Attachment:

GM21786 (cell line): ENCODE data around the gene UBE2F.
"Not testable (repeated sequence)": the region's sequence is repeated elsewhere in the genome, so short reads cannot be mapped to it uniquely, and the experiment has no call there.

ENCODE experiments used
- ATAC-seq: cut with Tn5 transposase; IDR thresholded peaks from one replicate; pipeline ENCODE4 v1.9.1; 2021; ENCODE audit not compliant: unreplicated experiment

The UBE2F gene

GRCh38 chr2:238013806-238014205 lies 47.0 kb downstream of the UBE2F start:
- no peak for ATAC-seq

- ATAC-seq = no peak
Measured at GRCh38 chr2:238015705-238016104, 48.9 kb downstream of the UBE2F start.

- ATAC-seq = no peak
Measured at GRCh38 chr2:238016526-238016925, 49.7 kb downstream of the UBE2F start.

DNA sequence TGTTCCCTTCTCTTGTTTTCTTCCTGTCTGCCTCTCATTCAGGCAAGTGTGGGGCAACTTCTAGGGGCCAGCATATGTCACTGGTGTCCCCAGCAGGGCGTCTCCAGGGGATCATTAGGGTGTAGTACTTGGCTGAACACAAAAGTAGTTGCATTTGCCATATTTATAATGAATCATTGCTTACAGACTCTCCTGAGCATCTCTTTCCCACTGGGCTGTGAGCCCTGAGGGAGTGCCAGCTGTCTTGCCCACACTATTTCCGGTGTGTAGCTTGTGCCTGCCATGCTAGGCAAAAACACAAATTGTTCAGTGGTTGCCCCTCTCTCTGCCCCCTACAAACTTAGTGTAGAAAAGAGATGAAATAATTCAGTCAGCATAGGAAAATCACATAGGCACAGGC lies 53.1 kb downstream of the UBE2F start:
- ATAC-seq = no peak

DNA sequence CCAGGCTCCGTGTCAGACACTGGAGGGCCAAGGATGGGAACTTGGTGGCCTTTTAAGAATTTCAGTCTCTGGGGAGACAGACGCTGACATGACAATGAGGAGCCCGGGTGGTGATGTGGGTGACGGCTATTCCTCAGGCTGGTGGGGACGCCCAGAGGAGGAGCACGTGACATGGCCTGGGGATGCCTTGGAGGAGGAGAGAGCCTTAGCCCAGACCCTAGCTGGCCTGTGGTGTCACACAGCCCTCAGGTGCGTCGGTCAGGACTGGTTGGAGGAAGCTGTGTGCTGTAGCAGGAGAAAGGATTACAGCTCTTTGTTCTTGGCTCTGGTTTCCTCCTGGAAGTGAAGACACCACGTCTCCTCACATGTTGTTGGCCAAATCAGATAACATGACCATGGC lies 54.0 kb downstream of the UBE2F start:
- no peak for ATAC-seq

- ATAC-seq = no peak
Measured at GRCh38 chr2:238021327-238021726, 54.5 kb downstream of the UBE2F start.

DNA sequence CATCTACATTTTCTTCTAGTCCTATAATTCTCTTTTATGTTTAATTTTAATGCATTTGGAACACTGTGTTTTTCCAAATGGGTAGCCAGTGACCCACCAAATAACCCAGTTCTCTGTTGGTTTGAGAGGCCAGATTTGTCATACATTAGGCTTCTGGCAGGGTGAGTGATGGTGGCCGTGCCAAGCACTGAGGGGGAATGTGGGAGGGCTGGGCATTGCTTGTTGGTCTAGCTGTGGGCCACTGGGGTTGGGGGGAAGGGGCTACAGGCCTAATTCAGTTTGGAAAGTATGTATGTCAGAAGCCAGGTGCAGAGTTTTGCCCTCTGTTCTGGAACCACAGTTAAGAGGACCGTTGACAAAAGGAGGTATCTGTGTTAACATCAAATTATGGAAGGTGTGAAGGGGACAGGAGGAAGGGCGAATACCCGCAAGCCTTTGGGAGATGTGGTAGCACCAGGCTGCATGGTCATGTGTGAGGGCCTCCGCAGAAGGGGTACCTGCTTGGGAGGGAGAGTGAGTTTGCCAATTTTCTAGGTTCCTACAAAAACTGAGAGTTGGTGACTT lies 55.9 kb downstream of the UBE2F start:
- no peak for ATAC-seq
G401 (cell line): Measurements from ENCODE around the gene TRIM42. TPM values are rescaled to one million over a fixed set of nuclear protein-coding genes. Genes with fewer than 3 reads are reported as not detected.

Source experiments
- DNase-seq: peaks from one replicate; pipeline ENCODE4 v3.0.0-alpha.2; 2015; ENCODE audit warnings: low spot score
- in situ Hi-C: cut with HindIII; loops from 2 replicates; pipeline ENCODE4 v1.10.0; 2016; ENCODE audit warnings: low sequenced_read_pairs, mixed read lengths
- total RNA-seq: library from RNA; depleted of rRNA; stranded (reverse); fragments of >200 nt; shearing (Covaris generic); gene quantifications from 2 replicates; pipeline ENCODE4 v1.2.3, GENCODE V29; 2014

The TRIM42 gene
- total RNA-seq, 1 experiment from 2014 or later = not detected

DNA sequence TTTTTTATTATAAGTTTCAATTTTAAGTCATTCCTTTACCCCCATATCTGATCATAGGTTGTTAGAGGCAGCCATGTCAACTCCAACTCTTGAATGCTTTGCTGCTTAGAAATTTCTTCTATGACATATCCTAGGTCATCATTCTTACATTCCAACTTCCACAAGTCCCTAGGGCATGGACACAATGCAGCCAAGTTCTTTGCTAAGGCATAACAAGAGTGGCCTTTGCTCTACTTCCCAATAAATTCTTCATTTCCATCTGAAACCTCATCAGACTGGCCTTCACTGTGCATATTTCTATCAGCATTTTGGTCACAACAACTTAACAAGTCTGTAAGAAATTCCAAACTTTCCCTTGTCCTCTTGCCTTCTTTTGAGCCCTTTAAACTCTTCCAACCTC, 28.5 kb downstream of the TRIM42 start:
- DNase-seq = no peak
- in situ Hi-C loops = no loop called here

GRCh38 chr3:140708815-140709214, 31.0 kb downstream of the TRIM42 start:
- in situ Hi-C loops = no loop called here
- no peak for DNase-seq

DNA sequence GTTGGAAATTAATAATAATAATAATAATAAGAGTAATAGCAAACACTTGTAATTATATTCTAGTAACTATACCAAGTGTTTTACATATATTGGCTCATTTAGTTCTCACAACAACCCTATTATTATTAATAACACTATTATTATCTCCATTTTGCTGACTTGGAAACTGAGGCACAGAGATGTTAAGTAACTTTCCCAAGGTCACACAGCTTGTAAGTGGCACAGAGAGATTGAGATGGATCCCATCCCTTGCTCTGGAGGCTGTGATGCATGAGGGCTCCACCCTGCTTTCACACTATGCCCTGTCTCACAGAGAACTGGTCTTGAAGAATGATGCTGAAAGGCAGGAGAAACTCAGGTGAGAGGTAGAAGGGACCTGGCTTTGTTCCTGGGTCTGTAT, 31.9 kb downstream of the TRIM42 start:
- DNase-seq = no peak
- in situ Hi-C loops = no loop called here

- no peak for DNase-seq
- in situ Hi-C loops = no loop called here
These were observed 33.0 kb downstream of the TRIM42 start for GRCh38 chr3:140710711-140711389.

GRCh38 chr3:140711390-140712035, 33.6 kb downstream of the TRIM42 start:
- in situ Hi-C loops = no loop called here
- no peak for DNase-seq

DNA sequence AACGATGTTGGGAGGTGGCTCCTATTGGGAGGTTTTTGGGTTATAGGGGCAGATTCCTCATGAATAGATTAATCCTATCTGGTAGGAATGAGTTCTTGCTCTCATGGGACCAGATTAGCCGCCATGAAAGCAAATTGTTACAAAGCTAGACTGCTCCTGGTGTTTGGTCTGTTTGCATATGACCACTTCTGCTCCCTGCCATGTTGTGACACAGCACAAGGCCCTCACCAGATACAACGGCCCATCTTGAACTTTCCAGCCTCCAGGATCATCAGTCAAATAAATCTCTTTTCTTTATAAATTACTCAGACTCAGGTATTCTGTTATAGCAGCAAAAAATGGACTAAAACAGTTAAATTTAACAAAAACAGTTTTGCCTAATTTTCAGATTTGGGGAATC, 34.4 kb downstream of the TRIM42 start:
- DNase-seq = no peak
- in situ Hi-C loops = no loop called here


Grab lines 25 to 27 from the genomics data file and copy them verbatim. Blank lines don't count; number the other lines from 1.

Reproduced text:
The TRIM42 gene
- total RNA-seq, 1 experiment from 2014 or later = not detected

DNA sequence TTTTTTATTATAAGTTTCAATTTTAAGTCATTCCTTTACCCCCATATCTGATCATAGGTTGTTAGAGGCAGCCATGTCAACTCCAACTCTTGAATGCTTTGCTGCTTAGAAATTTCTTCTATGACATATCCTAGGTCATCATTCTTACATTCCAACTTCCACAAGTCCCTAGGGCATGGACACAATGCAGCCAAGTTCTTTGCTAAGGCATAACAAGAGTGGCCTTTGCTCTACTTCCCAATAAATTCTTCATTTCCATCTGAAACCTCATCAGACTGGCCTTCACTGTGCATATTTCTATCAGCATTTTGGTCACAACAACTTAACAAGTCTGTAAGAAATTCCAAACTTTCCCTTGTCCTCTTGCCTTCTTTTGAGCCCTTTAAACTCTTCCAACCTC, 28.5 kb downstream of the TRIM42 start: